Carbon Giants Battle 60 mins – “…Welcome to Radio Ecoshock. This week we investigate attempts by the fossil fuel industry to capture otherwise green-thinking ports in the Pacific Northwest, of the United States and Canada, to export carbon to Asia. It’s a battle you hardly hear about. Citizens are lining up against huge corporations with huge money, to fight off giant coal ports, liquified natural gas ports, even propane ports. If we commit to that infrastructure, we commit to devastating climate change – not to mention the explosive, toxic and polluting impacts of these big projects on the Pacific coast….” At the link right-click the first reference to “Lo_Fi” and select “Save Link As” from the pop-up menu.

Cardiologist 60 mins – “Q&A with Dr. Patrick O’Gara – Dr. Patrick O’Gara talked about advances in heart surgery, progress in understanding heart health and heart diseases, and the impact of the Affordable Care Act on doctors and patients. He also spoke about his family and career.” At the link you can listen, but a download costs $.99; however, a copy of the file is included in the blog archive.

Career Selection P1 20 mins – “The most quoted speech in the realm of ‘follow your passion’ is Steve Job’s Stanford graduation commencement speech. He said: I’m convinced that the only thing that kept me going was that I loved what I did. You’ve got to find what you love. And that is as true for work as it is for your lovers. Your work is going to fill a large part of your life, and the only way to be truly satisfied is to do what you believe is great work. And the only way to do great work is to love what you do. If you haven’t found it yet, keep looking. And don’t settle. As with all matters of the heart, you’ll know when you find it. And, like any great relationship, it just gets better and better as the years roll on. So keep looking. Don’t settle. What isn’t often quoted is another part of the same speech: It wasn’t all romantic. I didn’t have a dorm room, so I slept on the floor in friends’ rooms, I returned coke bottles for the $0.05 deposits to buy food with, and I would walk the 7 miles across town every Sunday night to get one good meal a week at the Hare Krishna temple.” Part 2 is here. (One of 900 related podcasts on career and management from At the link right-click “Download this cast” and select “Save Link As” from the pop-up menu.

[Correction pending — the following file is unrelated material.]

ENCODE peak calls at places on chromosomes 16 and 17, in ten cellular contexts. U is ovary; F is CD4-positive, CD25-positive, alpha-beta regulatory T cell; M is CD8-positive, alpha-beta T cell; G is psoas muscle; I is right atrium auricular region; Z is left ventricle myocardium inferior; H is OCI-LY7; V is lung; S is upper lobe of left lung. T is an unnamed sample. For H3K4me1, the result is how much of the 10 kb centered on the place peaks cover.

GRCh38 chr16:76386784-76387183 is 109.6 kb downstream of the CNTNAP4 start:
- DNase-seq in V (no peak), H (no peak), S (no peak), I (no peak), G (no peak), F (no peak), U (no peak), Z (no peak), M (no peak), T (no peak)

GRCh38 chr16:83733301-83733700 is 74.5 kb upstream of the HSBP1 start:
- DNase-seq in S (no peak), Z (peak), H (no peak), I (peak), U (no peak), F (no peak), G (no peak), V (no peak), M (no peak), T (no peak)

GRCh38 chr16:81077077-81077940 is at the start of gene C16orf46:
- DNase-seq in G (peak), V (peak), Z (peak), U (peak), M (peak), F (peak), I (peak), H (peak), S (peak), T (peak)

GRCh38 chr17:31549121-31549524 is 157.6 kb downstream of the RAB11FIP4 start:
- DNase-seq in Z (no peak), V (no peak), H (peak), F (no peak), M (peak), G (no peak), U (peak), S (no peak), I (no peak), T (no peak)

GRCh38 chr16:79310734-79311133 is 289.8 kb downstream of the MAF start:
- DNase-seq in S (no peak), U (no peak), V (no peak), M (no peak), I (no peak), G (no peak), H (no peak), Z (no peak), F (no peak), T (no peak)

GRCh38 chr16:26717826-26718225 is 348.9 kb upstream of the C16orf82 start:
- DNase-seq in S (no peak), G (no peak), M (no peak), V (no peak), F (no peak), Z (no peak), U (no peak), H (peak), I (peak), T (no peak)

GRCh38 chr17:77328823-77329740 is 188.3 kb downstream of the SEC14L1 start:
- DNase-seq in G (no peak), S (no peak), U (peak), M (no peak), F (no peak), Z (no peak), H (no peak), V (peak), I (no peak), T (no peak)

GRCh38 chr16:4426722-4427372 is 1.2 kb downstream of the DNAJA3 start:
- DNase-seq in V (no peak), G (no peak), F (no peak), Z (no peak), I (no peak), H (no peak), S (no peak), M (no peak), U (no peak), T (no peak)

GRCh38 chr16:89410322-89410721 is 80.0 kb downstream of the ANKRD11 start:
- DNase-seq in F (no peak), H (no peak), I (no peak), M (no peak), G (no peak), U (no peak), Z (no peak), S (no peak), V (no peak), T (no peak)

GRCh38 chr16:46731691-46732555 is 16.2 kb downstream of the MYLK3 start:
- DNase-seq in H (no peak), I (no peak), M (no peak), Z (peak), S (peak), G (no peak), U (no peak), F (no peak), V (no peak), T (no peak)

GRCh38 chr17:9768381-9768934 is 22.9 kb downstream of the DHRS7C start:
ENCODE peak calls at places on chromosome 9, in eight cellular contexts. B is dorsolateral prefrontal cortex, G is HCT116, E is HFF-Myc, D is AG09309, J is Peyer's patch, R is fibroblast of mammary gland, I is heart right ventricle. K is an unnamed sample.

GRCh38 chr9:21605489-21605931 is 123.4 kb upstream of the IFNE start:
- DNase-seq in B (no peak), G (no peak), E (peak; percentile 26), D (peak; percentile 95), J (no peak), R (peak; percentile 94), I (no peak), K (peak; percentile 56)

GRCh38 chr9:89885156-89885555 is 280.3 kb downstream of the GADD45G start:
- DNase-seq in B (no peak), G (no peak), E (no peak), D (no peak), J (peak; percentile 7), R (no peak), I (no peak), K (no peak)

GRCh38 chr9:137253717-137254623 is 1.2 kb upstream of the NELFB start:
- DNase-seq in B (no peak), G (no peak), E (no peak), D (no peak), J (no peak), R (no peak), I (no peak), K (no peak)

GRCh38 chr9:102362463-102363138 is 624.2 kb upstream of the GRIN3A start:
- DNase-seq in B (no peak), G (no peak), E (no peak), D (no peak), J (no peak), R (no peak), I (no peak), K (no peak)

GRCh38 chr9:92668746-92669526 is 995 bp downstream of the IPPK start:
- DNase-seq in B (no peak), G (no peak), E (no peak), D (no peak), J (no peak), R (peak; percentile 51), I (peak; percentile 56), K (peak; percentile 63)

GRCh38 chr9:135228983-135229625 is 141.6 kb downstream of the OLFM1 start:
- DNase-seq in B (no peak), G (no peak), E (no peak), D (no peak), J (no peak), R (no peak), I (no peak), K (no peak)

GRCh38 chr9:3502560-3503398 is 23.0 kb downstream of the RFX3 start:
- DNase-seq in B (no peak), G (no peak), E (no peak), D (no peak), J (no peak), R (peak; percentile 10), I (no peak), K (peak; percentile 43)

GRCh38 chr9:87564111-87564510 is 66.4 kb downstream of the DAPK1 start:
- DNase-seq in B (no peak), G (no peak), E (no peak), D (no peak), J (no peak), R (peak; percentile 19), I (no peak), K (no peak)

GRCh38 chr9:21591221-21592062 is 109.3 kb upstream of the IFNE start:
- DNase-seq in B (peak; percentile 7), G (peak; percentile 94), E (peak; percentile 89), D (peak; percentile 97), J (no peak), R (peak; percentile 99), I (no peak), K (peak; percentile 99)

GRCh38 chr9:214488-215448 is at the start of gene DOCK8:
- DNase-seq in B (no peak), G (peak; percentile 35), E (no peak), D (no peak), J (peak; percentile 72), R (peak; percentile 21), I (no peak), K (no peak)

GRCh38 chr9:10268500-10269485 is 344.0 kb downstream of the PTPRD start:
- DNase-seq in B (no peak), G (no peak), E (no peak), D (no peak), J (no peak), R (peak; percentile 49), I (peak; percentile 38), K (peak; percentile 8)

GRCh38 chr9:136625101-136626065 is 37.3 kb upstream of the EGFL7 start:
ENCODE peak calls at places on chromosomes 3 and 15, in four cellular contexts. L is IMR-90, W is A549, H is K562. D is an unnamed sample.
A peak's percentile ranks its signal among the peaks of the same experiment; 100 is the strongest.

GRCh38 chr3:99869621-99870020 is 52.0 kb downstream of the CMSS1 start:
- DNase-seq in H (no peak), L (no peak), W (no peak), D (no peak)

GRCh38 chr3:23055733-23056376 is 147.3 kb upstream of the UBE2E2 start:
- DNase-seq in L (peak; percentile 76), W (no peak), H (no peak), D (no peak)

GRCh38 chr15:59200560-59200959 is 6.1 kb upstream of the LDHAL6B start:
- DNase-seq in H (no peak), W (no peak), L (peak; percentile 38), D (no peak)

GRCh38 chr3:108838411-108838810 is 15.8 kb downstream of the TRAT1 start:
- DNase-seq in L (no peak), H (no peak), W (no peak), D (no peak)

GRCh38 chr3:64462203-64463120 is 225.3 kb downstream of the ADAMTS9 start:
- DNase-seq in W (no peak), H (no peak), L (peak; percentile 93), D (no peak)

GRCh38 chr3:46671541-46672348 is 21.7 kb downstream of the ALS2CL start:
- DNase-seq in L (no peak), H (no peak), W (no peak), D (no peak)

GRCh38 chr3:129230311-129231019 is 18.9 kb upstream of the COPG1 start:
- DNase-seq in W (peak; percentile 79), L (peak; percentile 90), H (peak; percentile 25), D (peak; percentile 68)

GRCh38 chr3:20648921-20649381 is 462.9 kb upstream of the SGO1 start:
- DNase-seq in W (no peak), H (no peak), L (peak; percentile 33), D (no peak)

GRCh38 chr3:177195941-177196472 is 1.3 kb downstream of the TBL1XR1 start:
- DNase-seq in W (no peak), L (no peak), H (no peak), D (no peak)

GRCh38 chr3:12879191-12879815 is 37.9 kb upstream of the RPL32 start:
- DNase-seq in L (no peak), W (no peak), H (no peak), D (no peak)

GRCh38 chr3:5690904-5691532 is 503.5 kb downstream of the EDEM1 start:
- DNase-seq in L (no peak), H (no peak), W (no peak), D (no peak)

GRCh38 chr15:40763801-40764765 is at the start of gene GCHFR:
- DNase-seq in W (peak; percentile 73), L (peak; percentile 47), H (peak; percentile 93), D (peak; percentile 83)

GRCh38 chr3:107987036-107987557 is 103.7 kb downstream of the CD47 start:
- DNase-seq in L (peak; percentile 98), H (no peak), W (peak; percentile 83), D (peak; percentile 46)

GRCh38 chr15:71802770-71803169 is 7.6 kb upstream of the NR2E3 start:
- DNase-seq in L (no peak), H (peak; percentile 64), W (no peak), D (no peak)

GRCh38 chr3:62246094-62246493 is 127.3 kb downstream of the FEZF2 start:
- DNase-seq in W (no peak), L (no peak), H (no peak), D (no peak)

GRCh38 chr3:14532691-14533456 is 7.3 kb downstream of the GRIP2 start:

Cars and Chicken Tax 16 mins “How the American auto industry is built on a trade dispute over frozen chicken parts.” At the link find the title, “#632: The Chicken Tax,” right-click “Media files 20150612_blog_pmoney.mp3” and select “Save Link As” from the pop-up menu.

Clean Water Act 51 mins – “Major rivers — like the Mississippi — are protected under the clean water act of 1972. But it’s been unclear if smaller wetlands and streams that feed into major rivers and lakes are also safeguarded. The Obama administration is seeking to clear up that confusion. Last month, it announced a rule that would clarify the number of smaller waterways protected by federal law. The Environmental Protection Agency says this will ensure safe drinking water for a third of Americans. But farmers and developers say it violates their property rights. A look at the debate over how to best protect the nation’s lakes and rivers. [3 guests]” At the link you can listen, but not download; however, a copy is included in the blog archive.

Coaching Ourselves 38 mins – “Our guidance on how to coach yourself – Many people tell us that their boss doesn’t coach, or their company doesn’t provide training or a mentoring program and they don’t know how they can improve their skills. So in this guidance, we’re going to tell you can use our coaching model to help yourself.” (One of 900 related podcasts on career and management from At the link right-click “Download this cast” and select “Save Link As” from the pop-up menu.